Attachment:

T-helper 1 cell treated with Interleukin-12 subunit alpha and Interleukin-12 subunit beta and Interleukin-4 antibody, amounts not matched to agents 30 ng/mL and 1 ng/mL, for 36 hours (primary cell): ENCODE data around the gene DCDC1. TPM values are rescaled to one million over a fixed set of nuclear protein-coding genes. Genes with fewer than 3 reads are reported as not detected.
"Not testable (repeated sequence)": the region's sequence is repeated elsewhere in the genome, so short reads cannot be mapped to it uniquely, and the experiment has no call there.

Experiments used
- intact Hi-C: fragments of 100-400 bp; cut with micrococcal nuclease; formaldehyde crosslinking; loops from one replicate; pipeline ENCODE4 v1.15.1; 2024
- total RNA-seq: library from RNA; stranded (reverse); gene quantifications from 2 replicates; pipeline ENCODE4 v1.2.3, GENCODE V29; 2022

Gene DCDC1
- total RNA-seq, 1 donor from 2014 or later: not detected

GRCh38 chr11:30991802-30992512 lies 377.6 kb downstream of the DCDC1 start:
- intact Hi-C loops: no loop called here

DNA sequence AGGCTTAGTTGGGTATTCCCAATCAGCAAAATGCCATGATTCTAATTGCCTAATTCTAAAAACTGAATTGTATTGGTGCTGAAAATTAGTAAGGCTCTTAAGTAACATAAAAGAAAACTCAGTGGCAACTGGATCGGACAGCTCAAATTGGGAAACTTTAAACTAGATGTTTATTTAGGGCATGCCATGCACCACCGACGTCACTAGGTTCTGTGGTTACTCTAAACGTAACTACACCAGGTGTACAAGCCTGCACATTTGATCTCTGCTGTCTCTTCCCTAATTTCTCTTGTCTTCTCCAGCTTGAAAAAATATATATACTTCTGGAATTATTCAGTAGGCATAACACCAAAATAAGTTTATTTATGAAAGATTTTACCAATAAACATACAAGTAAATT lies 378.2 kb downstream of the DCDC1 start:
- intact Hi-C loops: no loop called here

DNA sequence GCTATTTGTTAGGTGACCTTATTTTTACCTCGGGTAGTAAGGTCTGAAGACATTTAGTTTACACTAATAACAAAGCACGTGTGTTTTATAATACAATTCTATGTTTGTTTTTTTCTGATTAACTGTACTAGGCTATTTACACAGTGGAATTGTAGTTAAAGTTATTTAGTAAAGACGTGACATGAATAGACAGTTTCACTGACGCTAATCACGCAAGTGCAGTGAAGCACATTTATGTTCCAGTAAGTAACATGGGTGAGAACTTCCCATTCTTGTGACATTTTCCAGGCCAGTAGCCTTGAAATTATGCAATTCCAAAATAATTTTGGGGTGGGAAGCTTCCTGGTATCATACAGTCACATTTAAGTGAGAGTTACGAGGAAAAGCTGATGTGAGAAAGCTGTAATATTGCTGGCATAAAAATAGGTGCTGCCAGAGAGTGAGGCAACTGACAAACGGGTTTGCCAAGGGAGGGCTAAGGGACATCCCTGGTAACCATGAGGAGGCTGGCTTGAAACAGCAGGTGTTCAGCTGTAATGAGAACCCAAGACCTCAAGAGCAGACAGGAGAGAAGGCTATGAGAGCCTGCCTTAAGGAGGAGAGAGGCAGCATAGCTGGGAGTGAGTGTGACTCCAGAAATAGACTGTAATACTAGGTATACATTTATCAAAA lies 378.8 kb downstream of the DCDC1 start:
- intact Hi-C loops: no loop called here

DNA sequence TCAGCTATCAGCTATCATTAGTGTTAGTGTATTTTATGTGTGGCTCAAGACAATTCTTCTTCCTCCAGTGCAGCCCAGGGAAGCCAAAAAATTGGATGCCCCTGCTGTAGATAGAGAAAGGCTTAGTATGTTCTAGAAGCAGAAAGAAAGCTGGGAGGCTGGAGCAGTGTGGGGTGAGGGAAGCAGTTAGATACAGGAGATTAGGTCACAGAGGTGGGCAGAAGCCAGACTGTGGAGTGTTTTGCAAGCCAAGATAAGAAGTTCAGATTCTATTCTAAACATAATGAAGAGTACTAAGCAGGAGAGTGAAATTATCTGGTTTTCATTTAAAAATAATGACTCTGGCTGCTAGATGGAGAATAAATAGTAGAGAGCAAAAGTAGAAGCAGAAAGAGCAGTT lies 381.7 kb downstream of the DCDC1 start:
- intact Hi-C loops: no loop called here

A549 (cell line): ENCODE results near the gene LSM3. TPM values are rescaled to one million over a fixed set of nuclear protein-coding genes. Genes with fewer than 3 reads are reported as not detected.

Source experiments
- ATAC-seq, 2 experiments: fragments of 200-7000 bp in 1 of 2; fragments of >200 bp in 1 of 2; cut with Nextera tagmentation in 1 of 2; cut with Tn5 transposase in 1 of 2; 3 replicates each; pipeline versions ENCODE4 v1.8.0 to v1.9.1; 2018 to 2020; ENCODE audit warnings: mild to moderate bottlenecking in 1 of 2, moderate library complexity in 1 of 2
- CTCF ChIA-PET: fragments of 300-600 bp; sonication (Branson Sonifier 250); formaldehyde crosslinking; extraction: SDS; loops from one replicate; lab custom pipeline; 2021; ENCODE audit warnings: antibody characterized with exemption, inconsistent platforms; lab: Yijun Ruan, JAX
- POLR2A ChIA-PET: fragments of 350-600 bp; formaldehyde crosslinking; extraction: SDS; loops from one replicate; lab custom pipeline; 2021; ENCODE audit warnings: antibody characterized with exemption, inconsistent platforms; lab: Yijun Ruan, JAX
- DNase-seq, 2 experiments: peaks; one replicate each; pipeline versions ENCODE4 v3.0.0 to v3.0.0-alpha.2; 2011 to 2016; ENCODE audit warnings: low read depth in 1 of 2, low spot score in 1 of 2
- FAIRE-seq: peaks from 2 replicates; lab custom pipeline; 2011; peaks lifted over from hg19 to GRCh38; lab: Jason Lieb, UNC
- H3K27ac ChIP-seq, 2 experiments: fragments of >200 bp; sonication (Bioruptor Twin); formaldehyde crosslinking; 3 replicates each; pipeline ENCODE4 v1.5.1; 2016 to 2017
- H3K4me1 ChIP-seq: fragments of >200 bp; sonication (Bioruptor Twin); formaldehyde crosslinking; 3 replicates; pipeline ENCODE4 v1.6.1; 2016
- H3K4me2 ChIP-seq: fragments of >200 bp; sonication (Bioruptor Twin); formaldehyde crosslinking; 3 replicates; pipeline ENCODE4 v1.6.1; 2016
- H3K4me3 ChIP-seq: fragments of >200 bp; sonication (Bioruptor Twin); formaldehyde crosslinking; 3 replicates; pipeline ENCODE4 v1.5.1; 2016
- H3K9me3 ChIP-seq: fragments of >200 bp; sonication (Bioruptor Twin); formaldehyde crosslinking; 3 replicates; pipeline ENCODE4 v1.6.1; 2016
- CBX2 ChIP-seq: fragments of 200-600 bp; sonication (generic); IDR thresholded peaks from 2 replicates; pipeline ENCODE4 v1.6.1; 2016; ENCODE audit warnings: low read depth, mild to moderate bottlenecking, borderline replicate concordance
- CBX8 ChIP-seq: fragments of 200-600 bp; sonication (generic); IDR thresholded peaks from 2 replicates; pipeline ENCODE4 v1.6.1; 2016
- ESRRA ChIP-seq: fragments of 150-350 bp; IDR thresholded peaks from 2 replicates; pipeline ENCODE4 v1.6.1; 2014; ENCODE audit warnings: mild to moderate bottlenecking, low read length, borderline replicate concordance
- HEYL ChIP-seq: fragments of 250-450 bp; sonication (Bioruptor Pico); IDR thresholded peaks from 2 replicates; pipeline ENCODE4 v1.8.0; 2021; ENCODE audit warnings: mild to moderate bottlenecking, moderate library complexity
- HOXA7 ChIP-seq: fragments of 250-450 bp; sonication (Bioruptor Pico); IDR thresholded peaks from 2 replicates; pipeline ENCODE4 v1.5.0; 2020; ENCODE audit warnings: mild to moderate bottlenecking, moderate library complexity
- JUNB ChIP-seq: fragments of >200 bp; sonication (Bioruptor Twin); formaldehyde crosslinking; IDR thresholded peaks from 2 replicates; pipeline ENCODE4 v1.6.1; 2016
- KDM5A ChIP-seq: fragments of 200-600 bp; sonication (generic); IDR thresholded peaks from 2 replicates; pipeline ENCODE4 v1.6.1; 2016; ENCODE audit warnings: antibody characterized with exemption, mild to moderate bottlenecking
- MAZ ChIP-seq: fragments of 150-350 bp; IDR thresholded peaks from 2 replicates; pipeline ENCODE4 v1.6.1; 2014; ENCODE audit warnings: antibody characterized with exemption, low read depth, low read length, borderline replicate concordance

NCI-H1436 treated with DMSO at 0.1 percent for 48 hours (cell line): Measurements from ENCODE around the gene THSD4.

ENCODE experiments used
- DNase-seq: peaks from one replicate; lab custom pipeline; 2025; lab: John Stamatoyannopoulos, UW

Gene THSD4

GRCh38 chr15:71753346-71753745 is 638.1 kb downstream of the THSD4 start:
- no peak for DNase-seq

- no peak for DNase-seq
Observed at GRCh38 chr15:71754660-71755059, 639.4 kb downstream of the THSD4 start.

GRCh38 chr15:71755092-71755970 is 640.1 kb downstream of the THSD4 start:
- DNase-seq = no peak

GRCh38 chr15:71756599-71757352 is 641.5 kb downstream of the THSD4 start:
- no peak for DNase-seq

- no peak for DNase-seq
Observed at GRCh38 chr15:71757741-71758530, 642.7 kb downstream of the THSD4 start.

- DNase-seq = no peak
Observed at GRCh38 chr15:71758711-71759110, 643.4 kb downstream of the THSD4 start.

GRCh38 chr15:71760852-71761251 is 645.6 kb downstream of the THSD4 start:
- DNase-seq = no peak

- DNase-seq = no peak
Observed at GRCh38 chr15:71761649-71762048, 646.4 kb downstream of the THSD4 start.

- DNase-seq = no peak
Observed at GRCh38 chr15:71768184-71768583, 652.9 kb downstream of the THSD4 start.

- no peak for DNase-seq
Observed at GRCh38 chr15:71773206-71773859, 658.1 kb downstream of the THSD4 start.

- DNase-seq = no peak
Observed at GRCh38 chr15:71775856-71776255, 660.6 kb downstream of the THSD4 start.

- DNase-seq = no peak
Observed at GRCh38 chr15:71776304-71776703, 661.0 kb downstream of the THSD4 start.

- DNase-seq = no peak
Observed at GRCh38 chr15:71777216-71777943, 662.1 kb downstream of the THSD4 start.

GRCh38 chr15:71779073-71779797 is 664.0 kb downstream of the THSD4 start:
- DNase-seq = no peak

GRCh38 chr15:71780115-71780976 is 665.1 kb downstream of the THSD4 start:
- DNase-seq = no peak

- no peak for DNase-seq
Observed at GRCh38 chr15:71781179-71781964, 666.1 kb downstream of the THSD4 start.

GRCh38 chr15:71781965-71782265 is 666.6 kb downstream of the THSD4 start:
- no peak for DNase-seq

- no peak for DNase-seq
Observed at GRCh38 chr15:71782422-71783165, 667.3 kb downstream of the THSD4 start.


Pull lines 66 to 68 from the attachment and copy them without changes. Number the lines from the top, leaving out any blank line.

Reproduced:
GRCh38 chr15:71779073-71779797 is 664.0 kb downstream of the THSD4 start:
- DNase-seq = no peak

GRCh38 chr15:71780115-71780976 is 665.1 kb downstream of the THSD4 start: